People visiting Bordeaux recently have no doubt found their stay in the city has been made easier and more enjoyable thanks to Le Map, a new free city guide that combines maps with tips, useful information and even a bit of local history.
To find out more about the publication, I arranged to meet Matt Mann, one of Le Map’s creators, for a coffee and chocolatine (that’s a pain au chocolat for non-Bordelais readers). The full story goes something like this:
|Inside Le Map.|
Our primary audience is therefore made up of tourists coming for long or short stays, but it branches beyond that to also include people who are coming here to settle. It’s essentially a beginners’ guide to Bordeaux so, whether you’re a tourist or an expat, it’s a way of getting started in the city. You can find Le Map in outlets throughout Bordeaux: shops, bakeries, restaurants, hotels, pubs, not to mention the official tourist offices, at the railway station and at national monuments. Thanks to the tourist office we have even found our way onto passing cruise ships. We also have a number of Airbnb partners and even the local police force hand out copies; you can find Le Map in the reception area of the Commissariat! In fact, the police had supplies during the football Euros and would give Le Map to travelling supporters who needed guidance.
How do the paper and online versions of Le Map complement each other?
The online version is aimed at people viewing from home before they travel, who want to know what to expect in the city and things they can do. The paper version is more of an on-the-ground product.
|Matt Mann tucking into a chocolatine at le Boulanger de l'Hôtel de Ville which, according to Le Map, produces "the best croissants and pastries in the city".|
Often tourists arrive in Bordeaux but don’t have immediate internet access on their phone. So Le Map enables them to find their way around the city without having to use the internet. That said, we’d also like to turn it into an app sometime in the future. But our main objective right now is to secure our position on the market by being the best: by being dynamic and responsive in the content we produce. For instance, by releasing new editions throughout the year we’re able to keep it fresh and tie in with seasonal events being held in the city. The last run featured information about the wine festival and the Euro fan-zone – this kind of responsiveness wouldn’t be possible with a one-shot or yearly edition. We’re also out there on the ground distributing copies every week, maintaining the momentum and building a solid relationship with the places who stock Le Map.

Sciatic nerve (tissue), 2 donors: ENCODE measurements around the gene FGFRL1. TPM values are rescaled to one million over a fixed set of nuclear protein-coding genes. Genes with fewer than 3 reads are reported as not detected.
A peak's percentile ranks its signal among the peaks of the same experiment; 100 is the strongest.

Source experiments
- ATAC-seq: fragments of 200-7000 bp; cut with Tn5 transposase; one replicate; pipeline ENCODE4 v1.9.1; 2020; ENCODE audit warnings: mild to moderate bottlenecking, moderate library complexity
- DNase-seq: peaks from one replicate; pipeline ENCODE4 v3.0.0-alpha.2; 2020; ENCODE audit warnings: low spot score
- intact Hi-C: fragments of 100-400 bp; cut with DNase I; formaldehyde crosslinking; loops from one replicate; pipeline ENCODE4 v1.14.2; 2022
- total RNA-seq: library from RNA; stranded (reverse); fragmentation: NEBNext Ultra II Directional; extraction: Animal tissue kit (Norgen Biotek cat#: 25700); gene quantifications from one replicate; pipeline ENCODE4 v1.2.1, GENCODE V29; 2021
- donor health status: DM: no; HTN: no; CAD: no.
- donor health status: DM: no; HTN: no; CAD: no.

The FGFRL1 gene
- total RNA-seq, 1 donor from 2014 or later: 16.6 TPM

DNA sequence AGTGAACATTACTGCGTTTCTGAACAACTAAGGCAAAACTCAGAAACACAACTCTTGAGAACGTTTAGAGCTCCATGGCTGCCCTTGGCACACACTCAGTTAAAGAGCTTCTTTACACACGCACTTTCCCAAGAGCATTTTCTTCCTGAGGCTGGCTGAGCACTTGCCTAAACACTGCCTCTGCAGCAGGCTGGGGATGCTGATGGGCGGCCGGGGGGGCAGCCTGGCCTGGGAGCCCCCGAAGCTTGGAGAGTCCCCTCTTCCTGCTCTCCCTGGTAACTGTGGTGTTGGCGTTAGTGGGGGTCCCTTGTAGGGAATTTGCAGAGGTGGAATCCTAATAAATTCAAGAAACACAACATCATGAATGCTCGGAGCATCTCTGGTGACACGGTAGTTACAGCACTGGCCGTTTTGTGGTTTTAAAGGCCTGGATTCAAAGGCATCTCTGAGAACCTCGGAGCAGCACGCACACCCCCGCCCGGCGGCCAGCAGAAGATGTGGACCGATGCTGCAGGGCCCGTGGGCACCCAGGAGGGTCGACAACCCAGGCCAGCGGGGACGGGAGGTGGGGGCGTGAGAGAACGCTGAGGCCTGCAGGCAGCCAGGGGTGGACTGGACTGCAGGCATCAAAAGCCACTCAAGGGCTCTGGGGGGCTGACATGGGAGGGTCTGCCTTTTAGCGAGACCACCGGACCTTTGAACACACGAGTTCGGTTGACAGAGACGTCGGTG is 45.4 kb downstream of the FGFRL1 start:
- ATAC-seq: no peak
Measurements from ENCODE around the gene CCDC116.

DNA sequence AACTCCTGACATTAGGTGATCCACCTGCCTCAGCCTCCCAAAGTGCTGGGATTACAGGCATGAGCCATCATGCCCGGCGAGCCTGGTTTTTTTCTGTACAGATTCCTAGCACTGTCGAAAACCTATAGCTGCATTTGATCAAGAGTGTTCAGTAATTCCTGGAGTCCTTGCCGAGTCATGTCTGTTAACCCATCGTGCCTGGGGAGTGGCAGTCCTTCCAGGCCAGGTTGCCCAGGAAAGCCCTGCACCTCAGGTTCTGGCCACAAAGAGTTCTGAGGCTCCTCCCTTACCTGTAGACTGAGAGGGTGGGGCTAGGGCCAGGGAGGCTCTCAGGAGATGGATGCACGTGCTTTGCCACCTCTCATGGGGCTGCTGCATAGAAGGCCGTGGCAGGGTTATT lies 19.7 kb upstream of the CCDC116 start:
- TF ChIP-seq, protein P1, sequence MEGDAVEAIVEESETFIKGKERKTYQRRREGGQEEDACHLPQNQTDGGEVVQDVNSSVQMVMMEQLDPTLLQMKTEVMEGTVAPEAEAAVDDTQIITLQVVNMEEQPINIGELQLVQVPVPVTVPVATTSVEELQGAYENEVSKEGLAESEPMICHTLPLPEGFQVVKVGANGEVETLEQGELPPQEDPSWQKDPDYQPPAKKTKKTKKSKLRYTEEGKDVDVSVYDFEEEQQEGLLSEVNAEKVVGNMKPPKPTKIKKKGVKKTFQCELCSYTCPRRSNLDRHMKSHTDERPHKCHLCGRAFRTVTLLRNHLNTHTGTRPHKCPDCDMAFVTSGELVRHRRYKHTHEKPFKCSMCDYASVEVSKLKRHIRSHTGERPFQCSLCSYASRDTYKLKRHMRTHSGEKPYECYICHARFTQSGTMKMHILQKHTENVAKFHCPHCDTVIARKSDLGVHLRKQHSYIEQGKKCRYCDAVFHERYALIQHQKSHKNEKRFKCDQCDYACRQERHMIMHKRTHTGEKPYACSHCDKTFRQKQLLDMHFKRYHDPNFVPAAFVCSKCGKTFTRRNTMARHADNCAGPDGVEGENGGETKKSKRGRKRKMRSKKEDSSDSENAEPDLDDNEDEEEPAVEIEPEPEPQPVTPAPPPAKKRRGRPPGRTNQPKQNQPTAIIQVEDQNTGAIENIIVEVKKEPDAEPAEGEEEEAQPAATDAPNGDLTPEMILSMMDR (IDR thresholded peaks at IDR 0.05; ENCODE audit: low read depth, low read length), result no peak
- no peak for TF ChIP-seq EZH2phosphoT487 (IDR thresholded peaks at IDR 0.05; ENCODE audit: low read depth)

How would you describe the tone of Le Map?
We want it to come across as the user’s personal guide to the city, providing the voice of someone who is familiar with Bordeaux advising you where to go, rather than a big corporate guide with a dozen recommendations that are basically adverts sold to the highest bidder. Tourists can see straight through that! We instead only highlight businesses that we ourselves love and believe in, so we only send visitors to decent places. That also sets us apart from other guides.
What has the feedback been like so far?
Excellent! Tourists are happy to receive it, agents are delighted to be able to hand it out. And the buy-in has been such that we’ve rapidly developed partnerships with institutions in Bordeaux, such as the tourist office who use it as their main hand-out to English-speaking tourists. Hotel staff also love having it because when they’re put on the spot by tourists looking for a place to have lunch, they can just give out our map with five or six good tips!
Is this something that will develop into a full-on business venture?
We would like it to be a viable structure. Our aim is to become the main point of information for English-speaking tourists and settlers in Bordeaux, and if we can pay ourselves some money doing that, then it would be great! Right now though, it’s all about getting it going. It’s more of a side project for us at the moment, but further down the line we hope things will change.
Do you have other target cities?
Wait and see! That would indeed be the next logical step, but the focus right now is on developing the product in Bordeaux.
I love maps. Are they a guilty pleasure or timelessly fashionable?
We love maps too! They’re definitely timelessly fashionable. Even though reading a paper map is becoming a forgotten skill, they are more relevant than ever. In fact, research has shown that American tourist offices are actually increasing the print run of paper maps, so it’s a format that is still viable. We’ve just given 500 maps to a scout organisation who are coming to Bordeaux for a meet in August. That highlights the use and relevance of a map even among young people these days, rather than just having a smartphone saying “turn left, turn right, you’ve reached your destination”!...
Thanks Matt, keep up the great work with Dan!